You may have noticed that my blog posting has been infrequent lately. Turns out I am only human.
I am at my best when I have a routine and am organized, but when my routine is disrupted I fall off the wagon hard. The last few months have been difficult, with tons of work and home obligations. The Type A lawyer in me thought I could do it all because, after all, female lawyers are expected to be Superwomen, all the time, and so I expect this of myself.
At first, I blamed spring fever. Once the sun started shining, I wanted nothing more than to be outside in the sun with my dog. But then the weather warmed to summer temperatures and nothing changed — I was still struggling to keep up.
What I really was experiencing is apparently called burnout. It is not as if I never heard this word. I am a litigation attorney after all. But I never believed burnout was a real thing. I thought I was just tired. Well, both my doctor and the World Health Organization disagree. In fact, the WHO just announced that burnout is recognized as a disease.
The WHO defined burnout as “a syndrome conceptualized as resulting from chronic workplace stress that has not been successfully managed.” The symptoms include “feelings of energy depletion or exhaustion; increased mental distance from one’s job, or feelings of negativism or cynicism related to one’s job; and reduced professional efficacy.” (Interestingly, the WHO specified that burnout is exclusive to occupation and not to other areas of life. I am not sure that I agree, but who am I to argue with the experts.)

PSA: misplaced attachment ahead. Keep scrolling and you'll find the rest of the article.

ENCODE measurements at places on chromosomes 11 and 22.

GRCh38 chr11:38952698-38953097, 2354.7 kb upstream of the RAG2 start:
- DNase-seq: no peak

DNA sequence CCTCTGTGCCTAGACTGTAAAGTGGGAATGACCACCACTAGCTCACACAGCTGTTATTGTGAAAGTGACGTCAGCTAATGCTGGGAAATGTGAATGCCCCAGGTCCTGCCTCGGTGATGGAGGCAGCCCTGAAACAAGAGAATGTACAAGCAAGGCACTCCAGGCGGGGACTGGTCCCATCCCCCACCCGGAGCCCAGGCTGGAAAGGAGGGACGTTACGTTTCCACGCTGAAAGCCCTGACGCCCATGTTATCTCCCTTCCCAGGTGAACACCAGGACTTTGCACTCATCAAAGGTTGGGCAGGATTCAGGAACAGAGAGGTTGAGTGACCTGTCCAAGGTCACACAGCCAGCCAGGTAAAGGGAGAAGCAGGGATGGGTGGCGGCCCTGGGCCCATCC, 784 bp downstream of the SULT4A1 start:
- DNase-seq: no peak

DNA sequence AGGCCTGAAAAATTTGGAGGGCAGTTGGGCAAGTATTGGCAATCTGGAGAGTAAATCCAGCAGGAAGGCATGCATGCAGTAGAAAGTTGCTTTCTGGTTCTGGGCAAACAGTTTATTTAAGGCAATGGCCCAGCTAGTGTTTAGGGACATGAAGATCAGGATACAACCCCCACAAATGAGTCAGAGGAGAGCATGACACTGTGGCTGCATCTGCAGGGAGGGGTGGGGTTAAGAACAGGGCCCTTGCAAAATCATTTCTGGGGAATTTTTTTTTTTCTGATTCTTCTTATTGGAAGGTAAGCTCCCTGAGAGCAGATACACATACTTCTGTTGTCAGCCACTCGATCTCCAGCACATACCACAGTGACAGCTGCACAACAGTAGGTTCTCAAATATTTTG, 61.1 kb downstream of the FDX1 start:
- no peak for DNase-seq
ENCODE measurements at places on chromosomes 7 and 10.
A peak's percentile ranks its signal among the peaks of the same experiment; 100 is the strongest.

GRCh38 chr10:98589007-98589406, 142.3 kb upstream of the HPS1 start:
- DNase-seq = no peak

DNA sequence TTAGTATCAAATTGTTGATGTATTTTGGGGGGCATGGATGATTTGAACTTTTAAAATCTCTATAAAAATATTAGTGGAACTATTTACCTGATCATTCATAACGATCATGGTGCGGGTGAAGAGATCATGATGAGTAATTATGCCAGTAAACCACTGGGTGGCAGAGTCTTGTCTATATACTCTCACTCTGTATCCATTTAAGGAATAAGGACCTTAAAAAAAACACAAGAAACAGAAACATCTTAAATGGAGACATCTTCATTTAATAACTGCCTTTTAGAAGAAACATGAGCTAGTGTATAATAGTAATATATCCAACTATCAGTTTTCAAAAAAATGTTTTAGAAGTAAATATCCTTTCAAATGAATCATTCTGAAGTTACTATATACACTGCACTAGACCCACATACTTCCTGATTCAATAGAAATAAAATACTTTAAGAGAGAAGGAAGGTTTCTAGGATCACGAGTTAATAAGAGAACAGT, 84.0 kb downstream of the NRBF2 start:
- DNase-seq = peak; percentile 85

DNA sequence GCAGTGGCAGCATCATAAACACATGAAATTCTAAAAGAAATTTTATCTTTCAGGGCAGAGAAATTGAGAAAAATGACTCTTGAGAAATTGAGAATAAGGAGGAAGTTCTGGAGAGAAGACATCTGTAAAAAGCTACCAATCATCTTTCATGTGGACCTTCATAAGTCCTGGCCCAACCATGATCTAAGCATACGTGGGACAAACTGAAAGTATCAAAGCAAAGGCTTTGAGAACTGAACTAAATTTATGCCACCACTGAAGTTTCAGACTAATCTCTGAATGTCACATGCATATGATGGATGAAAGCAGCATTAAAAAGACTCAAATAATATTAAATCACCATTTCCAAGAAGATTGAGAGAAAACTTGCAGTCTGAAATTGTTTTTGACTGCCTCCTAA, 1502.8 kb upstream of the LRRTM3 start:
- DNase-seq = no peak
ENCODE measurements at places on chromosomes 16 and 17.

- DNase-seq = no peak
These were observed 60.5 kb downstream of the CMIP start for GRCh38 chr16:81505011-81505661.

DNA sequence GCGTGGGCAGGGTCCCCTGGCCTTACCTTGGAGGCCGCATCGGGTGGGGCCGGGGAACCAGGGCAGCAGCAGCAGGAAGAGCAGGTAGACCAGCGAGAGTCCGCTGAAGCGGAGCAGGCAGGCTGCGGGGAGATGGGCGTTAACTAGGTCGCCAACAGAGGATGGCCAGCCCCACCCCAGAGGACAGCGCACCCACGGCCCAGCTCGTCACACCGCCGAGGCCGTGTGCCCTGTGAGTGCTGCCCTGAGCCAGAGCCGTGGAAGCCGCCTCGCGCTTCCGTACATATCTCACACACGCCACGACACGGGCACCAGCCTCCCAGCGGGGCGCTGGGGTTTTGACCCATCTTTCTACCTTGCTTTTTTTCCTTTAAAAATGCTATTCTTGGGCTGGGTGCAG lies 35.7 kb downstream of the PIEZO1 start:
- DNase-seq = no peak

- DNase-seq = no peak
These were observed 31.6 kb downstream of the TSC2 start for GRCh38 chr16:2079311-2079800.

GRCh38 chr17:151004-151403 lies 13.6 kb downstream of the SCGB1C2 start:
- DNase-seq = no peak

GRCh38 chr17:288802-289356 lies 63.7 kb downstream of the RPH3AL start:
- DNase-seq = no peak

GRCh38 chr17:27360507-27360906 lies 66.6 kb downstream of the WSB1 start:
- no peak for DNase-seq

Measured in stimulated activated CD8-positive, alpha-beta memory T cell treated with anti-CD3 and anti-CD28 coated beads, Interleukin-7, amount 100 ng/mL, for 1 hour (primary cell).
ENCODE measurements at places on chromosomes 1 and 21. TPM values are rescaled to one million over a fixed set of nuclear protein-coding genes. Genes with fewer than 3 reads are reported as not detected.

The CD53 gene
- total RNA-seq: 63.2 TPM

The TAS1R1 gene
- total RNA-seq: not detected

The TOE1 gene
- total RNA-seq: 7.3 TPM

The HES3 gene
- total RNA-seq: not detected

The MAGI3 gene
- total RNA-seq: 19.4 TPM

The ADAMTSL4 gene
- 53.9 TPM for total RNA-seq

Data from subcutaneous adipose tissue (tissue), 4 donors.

So basically everyone I know suffers from burnout.
The remedy is stress management – well, actually, “successful” stress management. That is an oxymoron if I have ever heard one. Managing stress is as stressful as the stress of life and work.
The WHO’s website claims that the organization is “about to embark on the development of evidence-based guidelines on mental well-being in the workplace.” It is about to start?
We as a nation are so far behind in accepting and addressing mental and emotional issues. For too long the resulting physical symptoms have been treated, but the mental and emotional issues have not.
I am working on finding ways to personally “manage stress” and to be consistent in doing so. Consistency is one of my biggest hurdles because priorities change. I always thought stress was a motivator, not something that needed managing.
For those who identify with these issues, I encourage you to reach out and ask others how they manage stress. For those who have it all together, please share how in the world you do it!
Angela Davis Pallozzi is counsel at Offit Kurman P.A. in Baltimore.